MIGRAINE HEADACHES: 5 Common (& not so common) Food Triggers
Migraine headaches sufferers know the difference between a ‘headache’ and a ‘migraine’. Over 2 million people in Australia suffer from headaches. (1) Migraines headaches are worse than tension type headaches and the following classifications can help you find out which type you’re suffering from!
1. Headache to include at least 2 of these symptoms pain on one side:
- Moderate to severe pain
- Throbbing in nature
- Worsened by movement
2. Headache to include at least 1 of these symptoms:
- Sensitivity to light
- Sensitivity to noise
3. Headache to last between 4 to 72 hours
Migraine sufferers normally endure a severe headache and often find that they need to get away from the lights and noise of daily life, ending up locking themselves in a dark room. Days are lost, which provides a big disruption to their lives.
As if the migraine headache is not enough, they can also suffer with some of the following:
- Pins and needles
- Numbness on one side of the body
- Slurred speech
- Aura – visual disturbance that can include flashing lights, blind spots or lines in their visual field (a concentration issues
Many migraine sufferers know when a migraine is about to rear its ugly head. Some feel unwell or have visual disturbances called an ‘aura’. The reason why migraines occur is not clear. Researches regard it as neuro-vascular basis – involving the nerves and blood vessels in the brain. One of the chemicals that is generally low in migraine sufferers is serotonin. The interesting thing is that the amino acids required to make serotonin is tryptophan – what many of the ‘trigger’ foods contain. Many ‘triggers’ are known that can set a migraine off, but each sufferer will have individual triggers. Many times it is a combination of a few factors that will set off a migraine.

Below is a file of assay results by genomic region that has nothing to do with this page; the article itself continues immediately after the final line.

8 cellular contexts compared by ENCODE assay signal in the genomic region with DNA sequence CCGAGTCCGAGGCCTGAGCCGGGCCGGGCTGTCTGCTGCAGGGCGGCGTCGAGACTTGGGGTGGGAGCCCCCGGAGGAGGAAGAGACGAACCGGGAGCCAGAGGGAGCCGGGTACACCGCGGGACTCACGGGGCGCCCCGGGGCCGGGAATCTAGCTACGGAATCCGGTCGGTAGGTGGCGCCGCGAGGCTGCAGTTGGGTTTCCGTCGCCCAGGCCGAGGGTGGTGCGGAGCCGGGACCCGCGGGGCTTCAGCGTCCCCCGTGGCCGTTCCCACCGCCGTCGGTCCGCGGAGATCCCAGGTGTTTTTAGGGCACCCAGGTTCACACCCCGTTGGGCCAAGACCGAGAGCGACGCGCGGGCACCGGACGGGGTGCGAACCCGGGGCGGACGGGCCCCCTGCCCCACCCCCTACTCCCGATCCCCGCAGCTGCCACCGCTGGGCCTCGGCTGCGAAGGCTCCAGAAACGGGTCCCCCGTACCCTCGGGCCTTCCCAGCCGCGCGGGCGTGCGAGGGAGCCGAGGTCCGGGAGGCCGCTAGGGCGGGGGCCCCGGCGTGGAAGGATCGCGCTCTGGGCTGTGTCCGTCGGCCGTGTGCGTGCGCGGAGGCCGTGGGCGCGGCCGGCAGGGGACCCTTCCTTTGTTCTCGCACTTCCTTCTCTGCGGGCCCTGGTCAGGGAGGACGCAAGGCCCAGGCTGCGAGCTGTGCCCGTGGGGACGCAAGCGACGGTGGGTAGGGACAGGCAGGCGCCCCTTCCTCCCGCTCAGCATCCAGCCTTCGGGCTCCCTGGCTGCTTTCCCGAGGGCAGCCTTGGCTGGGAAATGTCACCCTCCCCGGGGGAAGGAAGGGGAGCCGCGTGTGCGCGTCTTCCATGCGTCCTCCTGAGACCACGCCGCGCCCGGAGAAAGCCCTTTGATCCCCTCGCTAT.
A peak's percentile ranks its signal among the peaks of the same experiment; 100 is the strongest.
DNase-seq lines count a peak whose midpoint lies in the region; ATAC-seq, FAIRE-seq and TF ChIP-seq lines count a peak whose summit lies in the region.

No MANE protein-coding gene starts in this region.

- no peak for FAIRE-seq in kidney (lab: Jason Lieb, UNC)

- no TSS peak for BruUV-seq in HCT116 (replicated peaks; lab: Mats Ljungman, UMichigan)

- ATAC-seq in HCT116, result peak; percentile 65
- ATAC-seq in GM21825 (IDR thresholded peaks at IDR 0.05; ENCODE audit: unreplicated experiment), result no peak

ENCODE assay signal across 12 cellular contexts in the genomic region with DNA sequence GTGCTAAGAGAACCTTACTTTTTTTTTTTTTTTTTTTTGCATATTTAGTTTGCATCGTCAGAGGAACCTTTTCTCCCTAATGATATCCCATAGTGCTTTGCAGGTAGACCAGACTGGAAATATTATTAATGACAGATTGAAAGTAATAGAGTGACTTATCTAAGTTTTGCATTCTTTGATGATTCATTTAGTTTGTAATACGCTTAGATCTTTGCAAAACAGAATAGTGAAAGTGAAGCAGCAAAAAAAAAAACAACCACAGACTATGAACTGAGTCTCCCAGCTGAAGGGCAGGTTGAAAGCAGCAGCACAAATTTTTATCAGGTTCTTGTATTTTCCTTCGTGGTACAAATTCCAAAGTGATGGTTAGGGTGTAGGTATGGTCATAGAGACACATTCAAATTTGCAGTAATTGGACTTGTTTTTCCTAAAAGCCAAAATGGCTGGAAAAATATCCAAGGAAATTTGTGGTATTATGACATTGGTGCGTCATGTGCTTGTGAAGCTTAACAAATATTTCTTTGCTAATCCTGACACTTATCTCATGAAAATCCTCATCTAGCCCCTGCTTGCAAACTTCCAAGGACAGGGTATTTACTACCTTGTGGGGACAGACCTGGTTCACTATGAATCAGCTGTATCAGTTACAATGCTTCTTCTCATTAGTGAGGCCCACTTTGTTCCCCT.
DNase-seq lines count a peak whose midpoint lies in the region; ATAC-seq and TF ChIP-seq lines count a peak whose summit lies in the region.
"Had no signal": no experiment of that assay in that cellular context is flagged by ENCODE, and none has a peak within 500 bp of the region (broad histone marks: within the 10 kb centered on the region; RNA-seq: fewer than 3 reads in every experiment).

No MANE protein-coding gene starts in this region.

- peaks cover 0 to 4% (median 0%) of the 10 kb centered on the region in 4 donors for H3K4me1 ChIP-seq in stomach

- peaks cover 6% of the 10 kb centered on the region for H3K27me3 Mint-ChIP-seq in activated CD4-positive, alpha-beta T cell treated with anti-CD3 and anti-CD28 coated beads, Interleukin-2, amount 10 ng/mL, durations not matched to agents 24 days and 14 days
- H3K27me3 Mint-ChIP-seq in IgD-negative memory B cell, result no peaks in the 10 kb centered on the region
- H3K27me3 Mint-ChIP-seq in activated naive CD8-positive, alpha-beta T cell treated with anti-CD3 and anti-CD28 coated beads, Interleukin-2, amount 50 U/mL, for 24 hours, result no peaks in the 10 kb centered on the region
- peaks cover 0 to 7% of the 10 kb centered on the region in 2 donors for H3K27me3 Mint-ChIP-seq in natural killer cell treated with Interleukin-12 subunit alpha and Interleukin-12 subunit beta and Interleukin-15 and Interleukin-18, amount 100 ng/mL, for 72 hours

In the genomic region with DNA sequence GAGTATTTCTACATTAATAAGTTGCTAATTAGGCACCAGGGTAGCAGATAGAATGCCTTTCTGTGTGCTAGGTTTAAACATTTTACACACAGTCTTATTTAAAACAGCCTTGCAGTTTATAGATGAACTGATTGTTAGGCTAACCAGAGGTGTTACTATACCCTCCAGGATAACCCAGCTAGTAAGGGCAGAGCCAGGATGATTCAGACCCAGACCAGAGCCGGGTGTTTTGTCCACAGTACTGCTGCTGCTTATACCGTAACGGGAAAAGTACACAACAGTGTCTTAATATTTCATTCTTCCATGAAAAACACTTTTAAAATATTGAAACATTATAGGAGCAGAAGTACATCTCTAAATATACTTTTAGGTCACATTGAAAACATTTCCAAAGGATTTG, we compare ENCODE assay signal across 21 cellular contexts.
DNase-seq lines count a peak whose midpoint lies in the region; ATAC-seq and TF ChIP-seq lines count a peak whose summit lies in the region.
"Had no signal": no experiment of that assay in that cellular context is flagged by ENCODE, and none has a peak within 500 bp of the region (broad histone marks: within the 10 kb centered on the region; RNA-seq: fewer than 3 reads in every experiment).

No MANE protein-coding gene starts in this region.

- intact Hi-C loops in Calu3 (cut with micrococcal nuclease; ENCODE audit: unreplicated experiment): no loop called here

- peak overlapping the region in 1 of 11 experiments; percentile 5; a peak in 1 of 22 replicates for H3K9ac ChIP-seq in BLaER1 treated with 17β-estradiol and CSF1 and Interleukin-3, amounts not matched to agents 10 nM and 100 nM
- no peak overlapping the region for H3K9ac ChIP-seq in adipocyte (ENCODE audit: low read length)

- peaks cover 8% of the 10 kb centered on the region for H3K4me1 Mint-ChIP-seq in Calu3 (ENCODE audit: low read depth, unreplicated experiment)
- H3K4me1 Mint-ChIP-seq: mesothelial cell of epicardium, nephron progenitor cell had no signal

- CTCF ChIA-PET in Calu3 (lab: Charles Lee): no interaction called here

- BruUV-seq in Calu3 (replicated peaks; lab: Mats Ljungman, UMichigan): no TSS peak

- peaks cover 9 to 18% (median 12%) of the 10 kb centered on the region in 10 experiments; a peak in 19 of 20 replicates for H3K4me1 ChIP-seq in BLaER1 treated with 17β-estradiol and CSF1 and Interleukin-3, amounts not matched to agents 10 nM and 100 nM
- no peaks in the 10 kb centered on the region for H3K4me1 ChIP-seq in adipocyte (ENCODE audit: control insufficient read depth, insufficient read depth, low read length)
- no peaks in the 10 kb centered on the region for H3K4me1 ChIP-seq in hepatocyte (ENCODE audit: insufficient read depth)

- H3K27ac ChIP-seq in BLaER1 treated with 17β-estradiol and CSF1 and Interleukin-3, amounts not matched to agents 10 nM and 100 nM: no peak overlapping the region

Here are some other triggers:
- Hormonal replacement therapy (HRT)
- Contraceptive pill
- Loud noises
- Cinema screens
- Bright lights,
- Weather changes strong odours
Emotional & Physical
- Changes of sleep pattern
- Tension colds/flu and other illness neck
- Back pain
- Stiff neck and shoulder muscles
- Aged cheese
- Food Preservatives
- Aspartame and other artificial sweeteners
What can you do to find out what your possible triggers are?
We suggest to our practice members to keep a food and headache diary. Keep track of when you eat, what you eat and activities (such as exercising) completed around the time of eating. Sometimes it may be a combination of factors that trigger the migraine headache.
- Low Minerals & Vitamins iron
- B6 B12
- Omega 6
- Vitamin D
Foods containing magnesium green leafy vegetables
- nuts & seeds
Concerned your posture may be contributing to migraine headaches? Read our blog post here
Contact us to book in a consultation with one of our chiropractic doctors today!